Tools and equipment may be as simple as hammers or as complex as computers. Whatever they are, however, workers must use them safely and employers must reduce any risk that tools and equipment pose in the workplace.
These risks can vary greatly. Above all, what matters is that whoever has to use any tool or piece of equipment as part of their job does so with care. To ensure safe use, employers must train staff and provide suitable information. They must also check that staff have the appropriate qualifications to use intricate tools and equipment. In addition, as part of their health and safety strategy employers should offer refresher training. This isnt necessary for basic items, but when certain tools and equipment change, refresher training improves skills and reminds users of safety procedures.
Correct Maintenance of Tools and Equipment
A further part of a health and safety strategy is to maintain tools and equipment regularly. This helps to identify safety problems before they become a serious hazard. Only qualified people should carry out the maintenance. They should also keep records of their inspections.
The Law on Tools and Maintenance
These requirements appear in work equipment law. The Provision and Use of Work Equipment Regulations 1998 (PUWER) gives procedures on a range of topics. Employers must assess the suitability of tools and equipment for given tasks; they must operate a maintenance scheme and training programme; and they must ensure they keep equipment secure and safe.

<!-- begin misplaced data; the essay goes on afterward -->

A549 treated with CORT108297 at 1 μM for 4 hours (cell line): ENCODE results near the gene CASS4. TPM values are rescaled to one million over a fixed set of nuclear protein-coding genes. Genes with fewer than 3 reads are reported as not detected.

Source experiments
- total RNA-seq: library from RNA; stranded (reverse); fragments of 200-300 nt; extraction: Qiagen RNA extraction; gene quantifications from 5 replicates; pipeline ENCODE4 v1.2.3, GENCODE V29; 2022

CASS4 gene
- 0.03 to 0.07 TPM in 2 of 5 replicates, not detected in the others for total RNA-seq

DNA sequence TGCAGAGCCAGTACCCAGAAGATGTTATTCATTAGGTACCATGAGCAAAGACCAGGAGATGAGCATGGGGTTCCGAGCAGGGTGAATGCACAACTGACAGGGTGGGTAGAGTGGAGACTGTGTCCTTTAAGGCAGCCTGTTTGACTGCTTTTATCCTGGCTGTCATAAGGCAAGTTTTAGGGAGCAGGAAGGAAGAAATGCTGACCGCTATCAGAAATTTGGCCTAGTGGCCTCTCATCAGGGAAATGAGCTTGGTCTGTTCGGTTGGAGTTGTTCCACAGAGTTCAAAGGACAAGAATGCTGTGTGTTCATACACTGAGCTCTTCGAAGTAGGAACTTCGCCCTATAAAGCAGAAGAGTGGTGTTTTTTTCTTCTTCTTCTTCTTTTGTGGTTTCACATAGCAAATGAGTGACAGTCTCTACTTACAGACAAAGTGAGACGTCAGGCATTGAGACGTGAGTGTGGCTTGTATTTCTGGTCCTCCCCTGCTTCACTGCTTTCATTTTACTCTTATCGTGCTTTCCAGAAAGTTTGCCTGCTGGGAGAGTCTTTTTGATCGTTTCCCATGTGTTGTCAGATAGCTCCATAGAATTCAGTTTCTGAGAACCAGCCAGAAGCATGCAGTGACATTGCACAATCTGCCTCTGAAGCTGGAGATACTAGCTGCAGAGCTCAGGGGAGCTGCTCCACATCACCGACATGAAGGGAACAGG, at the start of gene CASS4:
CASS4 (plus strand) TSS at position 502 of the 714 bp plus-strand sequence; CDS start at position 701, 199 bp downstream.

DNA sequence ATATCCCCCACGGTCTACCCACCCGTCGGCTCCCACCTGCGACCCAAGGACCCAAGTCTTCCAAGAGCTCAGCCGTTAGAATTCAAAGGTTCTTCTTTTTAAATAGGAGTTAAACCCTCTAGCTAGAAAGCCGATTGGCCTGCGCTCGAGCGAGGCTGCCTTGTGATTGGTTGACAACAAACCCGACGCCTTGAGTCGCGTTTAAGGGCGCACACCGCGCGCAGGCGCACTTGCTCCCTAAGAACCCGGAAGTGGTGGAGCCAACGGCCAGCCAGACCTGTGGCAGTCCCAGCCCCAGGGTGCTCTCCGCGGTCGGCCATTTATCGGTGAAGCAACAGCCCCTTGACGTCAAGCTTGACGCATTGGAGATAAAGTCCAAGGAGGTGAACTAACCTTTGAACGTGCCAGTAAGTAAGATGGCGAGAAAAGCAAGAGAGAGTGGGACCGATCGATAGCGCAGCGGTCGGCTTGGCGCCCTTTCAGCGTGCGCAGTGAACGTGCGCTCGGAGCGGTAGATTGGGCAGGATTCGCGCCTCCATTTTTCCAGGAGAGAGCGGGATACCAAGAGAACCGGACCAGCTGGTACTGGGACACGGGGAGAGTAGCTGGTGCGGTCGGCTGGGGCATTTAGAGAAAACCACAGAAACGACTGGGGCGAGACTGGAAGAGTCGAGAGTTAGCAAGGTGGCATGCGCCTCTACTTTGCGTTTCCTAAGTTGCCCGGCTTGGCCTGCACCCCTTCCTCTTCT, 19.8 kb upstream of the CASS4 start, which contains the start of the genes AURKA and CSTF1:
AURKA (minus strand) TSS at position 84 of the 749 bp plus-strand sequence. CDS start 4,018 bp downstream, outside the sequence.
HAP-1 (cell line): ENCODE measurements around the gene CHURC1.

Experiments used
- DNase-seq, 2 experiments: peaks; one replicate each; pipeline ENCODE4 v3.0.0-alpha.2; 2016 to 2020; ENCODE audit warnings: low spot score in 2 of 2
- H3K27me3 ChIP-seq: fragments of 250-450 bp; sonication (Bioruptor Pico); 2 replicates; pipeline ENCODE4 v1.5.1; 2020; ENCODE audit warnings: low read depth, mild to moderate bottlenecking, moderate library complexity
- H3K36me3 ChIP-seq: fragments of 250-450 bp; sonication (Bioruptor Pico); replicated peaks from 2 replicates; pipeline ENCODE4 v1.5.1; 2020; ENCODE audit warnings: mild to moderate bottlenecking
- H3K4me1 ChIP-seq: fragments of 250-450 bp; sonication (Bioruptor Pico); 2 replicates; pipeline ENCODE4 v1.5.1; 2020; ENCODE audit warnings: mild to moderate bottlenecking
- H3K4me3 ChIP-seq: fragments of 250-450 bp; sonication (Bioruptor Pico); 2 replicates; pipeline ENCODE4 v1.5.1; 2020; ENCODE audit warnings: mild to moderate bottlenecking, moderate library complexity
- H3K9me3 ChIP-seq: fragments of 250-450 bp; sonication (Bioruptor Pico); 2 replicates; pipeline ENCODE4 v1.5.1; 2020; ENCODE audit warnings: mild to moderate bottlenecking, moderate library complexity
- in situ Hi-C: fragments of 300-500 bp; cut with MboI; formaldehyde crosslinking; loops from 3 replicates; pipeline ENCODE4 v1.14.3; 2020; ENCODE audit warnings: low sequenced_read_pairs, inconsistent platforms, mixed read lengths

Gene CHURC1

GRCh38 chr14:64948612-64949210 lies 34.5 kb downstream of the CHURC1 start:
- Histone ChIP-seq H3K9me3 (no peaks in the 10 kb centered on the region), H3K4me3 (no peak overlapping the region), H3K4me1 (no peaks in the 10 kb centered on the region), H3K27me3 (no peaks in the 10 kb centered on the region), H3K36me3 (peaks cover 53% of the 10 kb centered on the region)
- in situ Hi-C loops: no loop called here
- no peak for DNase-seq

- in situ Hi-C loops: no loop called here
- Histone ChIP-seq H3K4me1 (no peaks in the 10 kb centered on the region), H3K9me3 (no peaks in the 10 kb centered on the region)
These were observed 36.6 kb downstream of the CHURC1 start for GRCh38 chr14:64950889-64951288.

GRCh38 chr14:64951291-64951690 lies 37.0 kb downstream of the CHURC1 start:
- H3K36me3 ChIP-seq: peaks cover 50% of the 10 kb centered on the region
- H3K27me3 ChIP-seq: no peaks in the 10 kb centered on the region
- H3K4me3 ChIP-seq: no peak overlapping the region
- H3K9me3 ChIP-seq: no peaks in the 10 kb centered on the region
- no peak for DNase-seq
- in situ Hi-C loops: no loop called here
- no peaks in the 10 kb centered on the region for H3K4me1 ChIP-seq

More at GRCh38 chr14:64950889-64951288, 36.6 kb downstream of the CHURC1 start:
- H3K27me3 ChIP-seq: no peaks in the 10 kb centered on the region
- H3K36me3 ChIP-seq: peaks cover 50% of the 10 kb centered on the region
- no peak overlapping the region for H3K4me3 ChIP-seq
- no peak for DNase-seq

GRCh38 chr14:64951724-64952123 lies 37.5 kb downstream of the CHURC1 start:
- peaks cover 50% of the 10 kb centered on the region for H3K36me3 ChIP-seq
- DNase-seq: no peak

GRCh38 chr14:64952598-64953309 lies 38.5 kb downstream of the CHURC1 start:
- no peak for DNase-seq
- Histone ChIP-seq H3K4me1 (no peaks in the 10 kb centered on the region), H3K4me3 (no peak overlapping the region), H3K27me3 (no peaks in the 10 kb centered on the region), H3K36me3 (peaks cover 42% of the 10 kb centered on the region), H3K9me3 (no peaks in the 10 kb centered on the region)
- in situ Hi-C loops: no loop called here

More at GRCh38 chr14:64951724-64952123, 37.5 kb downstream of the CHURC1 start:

PUWER also has specific rules about the safe use and maintenance of mobile equipment and power presses.
The Lifting Operations and Lifting Equipment Regulations 1998 (LOLER) apply to equipment that lifts objects and people. Employers must meet all the use and maintenance rules that LOLER contains.
There is one important way to follow the rules and to manage the safe use and maintenance of tools and equipment. This is to assess and control the risks.
Employers should conduct Risk Assessments that cover the setting up, use and maintenance of tools and equipment at work. The risk assessment process must identify the environments in which workers will use the tools and equipment; any local conditions that may affect safety; and how the workers will actually use each item in practice.
Risk assessments such as these let employers know what training they need to run. The assessments also show what information employers must make available in the form of posters, user guides and Safety Signs.
By limiting risks in this way, employers have some control over potential hazards. Specifically, employers should:
- Place guards on machinery to protect fingers and limbs
- ensure that system controls have appropriate warning devices
- insist staff wear personal protective clothing as necessary
- arrange for maintenance when equipment is safely shut down and not in use
Measures such as these keep the issue of safe use and maintenance to the front of everyones minds. After all, employees also have a duty to handle tools and equipment safely and to stop using any item immediately if it requires maintenance or repair.
Last Updated on 25 May 2021